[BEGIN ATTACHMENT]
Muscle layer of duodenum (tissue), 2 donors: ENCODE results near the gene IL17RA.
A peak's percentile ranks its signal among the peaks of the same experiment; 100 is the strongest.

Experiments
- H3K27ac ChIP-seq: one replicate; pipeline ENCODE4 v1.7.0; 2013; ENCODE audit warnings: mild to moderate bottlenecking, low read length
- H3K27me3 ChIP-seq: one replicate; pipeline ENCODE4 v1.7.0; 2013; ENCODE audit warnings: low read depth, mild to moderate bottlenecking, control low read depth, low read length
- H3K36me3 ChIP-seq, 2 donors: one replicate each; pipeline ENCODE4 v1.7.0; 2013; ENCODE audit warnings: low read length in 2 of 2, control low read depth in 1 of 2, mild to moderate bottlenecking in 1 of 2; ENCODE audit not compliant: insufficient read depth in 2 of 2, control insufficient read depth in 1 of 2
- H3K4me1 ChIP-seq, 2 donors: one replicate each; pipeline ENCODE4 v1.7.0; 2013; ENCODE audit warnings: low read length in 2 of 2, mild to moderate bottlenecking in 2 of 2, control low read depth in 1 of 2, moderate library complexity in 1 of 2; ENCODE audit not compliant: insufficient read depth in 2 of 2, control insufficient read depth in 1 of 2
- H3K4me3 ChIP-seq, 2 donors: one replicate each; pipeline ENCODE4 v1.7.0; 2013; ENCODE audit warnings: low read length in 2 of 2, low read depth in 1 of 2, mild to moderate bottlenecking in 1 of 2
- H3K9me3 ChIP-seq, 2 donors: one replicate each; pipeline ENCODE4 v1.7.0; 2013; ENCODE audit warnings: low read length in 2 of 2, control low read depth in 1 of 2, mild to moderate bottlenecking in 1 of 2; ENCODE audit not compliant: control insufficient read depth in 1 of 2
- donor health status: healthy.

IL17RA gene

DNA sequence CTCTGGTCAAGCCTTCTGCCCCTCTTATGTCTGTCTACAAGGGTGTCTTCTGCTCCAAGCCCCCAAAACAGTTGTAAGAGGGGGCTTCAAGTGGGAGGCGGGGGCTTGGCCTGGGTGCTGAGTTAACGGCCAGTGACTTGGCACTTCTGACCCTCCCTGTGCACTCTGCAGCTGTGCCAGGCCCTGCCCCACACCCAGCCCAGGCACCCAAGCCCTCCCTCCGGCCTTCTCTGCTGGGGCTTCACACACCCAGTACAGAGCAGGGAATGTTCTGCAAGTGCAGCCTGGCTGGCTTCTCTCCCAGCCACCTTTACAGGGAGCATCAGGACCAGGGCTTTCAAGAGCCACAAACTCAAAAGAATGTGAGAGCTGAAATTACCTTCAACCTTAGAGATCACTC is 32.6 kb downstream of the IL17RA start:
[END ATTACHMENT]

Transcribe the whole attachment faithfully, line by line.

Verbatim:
Muscle layer of duodenum (tissue), 2 donors: ENCODE results near the gene IL17RA.
A peak's percentile ranks its signal among the peaks of the same experiment; 100 is the strongest.

Experiments
- H3K27ac ChIP-seq: one replicate; pipeline ENCODE4 v1.7.0; 2013; ENCODE audit warnings: mild to moderate bottlenecking, low read length
- H3K27me3 ChIP-seq: one replicate; pipeline ENCODE4 v1.7.0; 2013; ENCODE audit warnings: low read depth, mild to moderate bottlenecking, control low read depth, low read length
- H3K36me3 ChIP-seq, 2 donors: one replicate each; pipeline ENCODE4 v1.7.0; 2013; ENCODE audit warnings: low read length in 2 of 2, control low read depth in 1 of 2, mild to moderate bottlenecking in 1 of 2; ENCODE audit not compliant: insufficient read depth in 2 of 2, control insufficient read depth in 1 of 2
- H3K4me1 ChIP-seq, 2 donors: one replicate each; pipeline ENCODE4 v1.7.0; 2013; ENCODE audit warnings: low read length in 2 of 2, mild to moderate bottlenecking in 2 of 2, control low read depth in 1 of 2, moderate library complexity in 1 of 2; ENCODE audit not compliant: insufficient read depth in 2 of 2, control insufficient read depth in 1 of 2
- H3K4me3 ChIP-seq, 2 donors: one replicate each; pipeline ENCODE4 v1.7.0; 2013; ENCODE audit warnings: low read length in 2 of 2, low read depth in 1 of 2, mild to moderate bottlenecking in 1 of 2
- H3K9me3 ChIP-seq, 2 donors: one replicate each; pipeline ENCODE4 v1.7.0; 2013; ENCODE audit warnings: low read length in 2 of 2, control low read depth in 1 of 2, mild to moderate bottlenecking in 1 of 2; ENCODE audit not compliant: control insufficient read depth in 1 of 2
- donor health status: healthy.

IL17RA gene

DNA sequence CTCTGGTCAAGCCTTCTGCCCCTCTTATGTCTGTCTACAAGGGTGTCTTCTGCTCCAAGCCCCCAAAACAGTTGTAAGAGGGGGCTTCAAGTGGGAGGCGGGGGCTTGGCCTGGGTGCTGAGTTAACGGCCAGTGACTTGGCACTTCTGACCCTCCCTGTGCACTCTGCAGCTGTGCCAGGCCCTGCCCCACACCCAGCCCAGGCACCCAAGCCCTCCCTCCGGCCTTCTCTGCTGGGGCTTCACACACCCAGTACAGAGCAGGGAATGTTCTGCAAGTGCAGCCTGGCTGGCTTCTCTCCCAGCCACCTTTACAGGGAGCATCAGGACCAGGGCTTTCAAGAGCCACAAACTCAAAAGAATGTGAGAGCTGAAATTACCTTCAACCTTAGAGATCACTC is 32.6 kb downstream of the IL17RA start: